Number the inventory and any items placed in sealed containers a few days in advance of the scheduled examination. Seal them in the containers and mark the quantity on the sealing tape. If a seal is broken, a counting team will know that they need to re-count the contents of a container. Moreover, make sure necessary supplies available, including cards or counting sheets, clipboards, pencils, etc.

5. Complete data entry

If there are any remaining data entry transactions to be completed, do so before the physical inventory count begins. This encompasses transactions for issuances from the warehouse, returns to the warehouse, and transfers between bin locations within the warehouse.

6. Notify outside storage locations

For any outside storage facilities or third-party locations holding company’s inventory on consignment, notify them that they should count their inventory on hand as of the official count date and forward this information to the warehouse manager.

7. Freeze warehouse activities

Stop all deliveries from the warehouse, and also segregate all newly-received goods where they will not be counted.

8. Instruct count teams

Assemble two-person teams and instruct them in their counting duties. These duties involve having one person count inventory while the other one marks down the information on a count tag. One copy of the tag is affixed to the inventory, while the team retains the other copy.

9. Issue tags

A secretary issues blocks of count tags to the count teams. Each team is responsible for returning a specific numeric range of count tags, whether or not the tags are used. Maintaining control over all count tags ensures that lost tags will be investigated promptly.

10. Assign count areas

Assign a particular range of bins to each count team. Note these locations with a highlighter on a map of the warehouse. The inventory clerk should maintain a master list of which areas of the warehouse have been counted, and which teams have been assigned to each area.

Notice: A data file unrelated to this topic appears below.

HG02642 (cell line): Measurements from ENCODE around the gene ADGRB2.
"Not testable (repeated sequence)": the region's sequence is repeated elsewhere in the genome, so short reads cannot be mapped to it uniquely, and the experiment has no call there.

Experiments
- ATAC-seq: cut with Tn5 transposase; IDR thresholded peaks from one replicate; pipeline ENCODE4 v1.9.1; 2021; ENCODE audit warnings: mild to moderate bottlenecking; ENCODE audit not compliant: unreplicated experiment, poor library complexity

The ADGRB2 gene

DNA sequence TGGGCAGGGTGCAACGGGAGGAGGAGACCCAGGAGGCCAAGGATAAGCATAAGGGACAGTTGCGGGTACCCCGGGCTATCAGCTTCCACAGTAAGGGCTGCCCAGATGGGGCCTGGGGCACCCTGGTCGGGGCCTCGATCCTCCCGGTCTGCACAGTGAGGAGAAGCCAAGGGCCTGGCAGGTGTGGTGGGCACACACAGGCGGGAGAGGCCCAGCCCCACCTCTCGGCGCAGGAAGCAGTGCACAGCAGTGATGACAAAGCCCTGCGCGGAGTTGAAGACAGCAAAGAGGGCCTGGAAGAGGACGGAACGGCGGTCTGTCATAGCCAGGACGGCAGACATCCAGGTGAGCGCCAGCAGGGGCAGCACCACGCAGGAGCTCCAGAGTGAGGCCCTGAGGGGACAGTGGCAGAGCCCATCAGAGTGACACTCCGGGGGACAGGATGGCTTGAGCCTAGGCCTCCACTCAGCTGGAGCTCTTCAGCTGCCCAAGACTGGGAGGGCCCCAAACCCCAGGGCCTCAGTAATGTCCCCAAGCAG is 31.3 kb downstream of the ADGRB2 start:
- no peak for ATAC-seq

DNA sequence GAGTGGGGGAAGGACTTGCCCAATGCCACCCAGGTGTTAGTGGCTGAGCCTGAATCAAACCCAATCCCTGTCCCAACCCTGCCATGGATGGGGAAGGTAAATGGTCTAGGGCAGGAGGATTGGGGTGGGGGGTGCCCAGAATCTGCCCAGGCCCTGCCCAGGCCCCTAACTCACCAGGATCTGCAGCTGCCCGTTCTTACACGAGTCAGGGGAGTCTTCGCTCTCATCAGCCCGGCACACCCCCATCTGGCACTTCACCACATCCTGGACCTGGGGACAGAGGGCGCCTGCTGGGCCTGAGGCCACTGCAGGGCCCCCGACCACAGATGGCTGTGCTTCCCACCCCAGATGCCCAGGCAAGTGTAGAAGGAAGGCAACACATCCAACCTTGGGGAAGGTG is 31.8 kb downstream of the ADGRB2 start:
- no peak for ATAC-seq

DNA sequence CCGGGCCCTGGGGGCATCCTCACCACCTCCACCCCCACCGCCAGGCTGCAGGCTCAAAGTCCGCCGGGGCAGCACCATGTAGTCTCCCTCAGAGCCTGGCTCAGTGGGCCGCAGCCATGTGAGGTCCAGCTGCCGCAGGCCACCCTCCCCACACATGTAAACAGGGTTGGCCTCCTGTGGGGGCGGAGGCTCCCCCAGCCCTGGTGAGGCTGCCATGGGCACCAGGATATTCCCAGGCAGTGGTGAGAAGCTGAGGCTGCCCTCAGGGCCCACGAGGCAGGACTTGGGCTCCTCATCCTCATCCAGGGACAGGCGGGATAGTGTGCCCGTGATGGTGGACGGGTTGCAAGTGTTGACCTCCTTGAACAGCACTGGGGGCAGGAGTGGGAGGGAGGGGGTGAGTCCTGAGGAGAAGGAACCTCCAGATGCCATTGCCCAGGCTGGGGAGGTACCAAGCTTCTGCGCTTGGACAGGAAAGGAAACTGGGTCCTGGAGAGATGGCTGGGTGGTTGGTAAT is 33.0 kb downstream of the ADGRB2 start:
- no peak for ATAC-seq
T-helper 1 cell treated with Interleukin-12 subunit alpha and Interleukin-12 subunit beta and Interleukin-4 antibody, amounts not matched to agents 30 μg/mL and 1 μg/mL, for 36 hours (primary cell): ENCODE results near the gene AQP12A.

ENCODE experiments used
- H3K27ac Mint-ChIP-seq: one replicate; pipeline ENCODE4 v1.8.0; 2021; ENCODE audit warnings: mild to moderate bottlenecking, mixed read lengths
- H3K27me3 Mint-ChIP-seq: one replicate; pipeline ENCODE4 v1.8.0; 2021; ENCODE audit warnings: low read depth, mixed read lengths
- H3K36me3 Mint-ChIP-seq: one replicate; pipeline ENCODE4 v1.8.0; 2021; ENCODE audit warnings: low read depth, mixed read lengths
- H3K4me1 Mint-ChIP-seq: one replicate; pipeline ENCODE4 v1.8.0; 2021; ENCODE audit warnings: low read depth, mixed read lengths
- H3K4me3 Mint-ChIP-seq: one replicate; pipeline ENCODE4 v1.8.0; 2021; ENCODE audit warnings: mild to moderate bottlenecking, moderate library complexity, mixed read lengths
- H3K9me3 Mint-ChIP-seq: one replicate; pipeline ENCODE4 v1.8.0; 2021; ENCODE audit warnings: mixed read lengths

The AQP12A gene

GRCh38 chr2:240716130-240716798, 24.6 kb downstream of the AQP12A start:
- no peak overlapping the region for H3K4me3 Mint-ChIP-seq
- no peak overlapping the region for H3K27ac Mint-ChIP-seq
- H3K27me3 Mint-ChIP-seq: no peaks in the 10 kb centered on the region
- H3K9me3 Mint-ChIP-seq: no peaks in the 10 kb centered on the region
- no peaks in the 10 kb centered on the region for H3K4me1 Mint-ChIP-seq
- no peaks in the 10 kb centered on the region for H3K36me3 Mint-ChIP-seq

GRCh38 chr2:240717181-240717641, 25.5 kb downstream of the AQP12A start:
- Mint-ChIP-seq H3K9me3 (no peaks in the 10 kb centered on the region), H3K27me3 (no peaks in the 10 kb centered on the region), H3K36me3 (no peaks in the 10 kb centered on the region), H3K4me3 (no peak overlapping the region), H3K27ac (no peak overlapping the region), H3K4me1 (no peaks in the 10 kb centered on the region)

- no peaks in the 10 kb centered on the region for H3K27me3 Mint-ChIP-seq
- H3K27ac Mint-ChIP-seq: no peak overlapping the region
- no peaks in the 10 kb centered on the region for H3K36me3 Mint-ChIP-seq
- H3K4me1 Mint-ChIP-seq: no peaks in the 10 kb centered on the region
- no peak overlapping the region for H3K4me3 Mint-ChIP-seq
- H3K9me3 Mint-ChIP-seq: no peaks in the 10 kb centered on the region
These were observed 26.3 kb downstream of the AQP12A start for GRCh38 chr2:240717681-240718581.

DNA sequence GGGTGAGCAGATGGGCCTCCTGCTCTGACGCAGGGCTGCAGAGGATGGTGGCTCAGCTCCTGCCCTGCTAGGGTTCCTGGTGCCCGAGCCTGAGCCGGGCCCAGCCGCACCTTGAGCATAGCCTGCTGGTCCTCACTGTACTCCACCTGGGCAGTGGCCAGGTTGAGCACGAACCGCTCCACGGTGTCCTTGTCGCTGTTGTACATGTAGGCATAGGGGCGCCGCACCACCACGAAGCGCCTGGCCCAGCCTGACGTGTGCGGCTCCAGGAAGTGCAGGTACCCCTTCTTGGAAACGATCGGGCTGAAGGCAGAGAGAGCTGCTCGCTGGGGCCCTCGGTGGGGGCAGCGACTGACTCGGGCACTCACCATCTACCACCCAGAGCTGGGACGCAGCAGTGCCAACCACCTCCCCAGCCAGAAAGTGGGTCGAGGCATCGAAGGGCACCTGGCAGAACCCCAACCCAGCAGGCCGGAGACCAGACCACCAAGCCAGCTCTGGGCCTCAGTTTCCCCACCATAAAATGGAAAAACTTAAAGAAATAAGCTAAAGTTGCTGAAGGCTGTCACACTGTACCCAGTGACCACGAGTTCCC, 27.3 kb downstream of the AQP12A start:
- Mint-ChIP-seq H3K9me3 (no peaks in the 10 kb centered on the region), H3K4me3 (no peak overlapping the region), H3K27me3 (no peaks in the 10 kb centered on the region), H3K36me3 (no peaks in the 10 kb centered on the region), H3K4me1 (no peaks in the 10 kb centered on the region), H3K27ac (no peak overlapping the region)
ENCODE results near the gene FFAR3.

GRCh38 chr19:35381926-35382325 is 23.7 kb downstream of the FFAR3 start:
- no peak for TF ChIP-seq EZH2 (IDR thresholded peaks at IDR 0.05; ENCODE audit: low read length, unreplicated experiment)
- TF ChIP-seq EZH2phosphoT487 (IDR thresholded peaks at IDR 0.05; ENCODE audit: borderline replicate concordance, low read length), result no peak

11. Count inventory

One person on each team counts a specific item within a bin location, and then the other one marks the bin location, item description, part number, quantity, and unit of measure on a count tag. The team affixes the original copy of the tag to the inventory item and retains the copy.


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12. Verify tags

After accomplishing a count area, each team returns to the clerk. If there are more warehouse areas to be counted, assign a new area to the count teams and issue them new blocks of count tags as necessary.

13. Enter tag information

Enter the information on the count tags into an online data entry form. Once data entry is completed, print a report showing all tag numbers entered, sorted by tag number, and look for any gaps in the numbers. Investigate any numbering gaps found. This will ensure that all count tags issued were included in the file.

14. Investigate unusual result

Arrange the inventory report some ways to look for unusual information, and discover the tag entry associated with each one.

15. Consider future cycle count

This would help check inventory continuously and find leaks before they become a flood.

In conclusion, taking at least one physical inventory count during the year is an important part of internal control procedures. Keeping a close eye on the inventories based on paper versus what’s actually in-store helps you to maintain inventory accuracy, identify causes of shrinkage or problems in bookkeeping, and make sure you have the right amount of stock on hand to meet customer demands.

If you need advice or services on any aspect of bookkeeping, accounting and tax, our specialists are ready to help. Get in touch with us for free quote.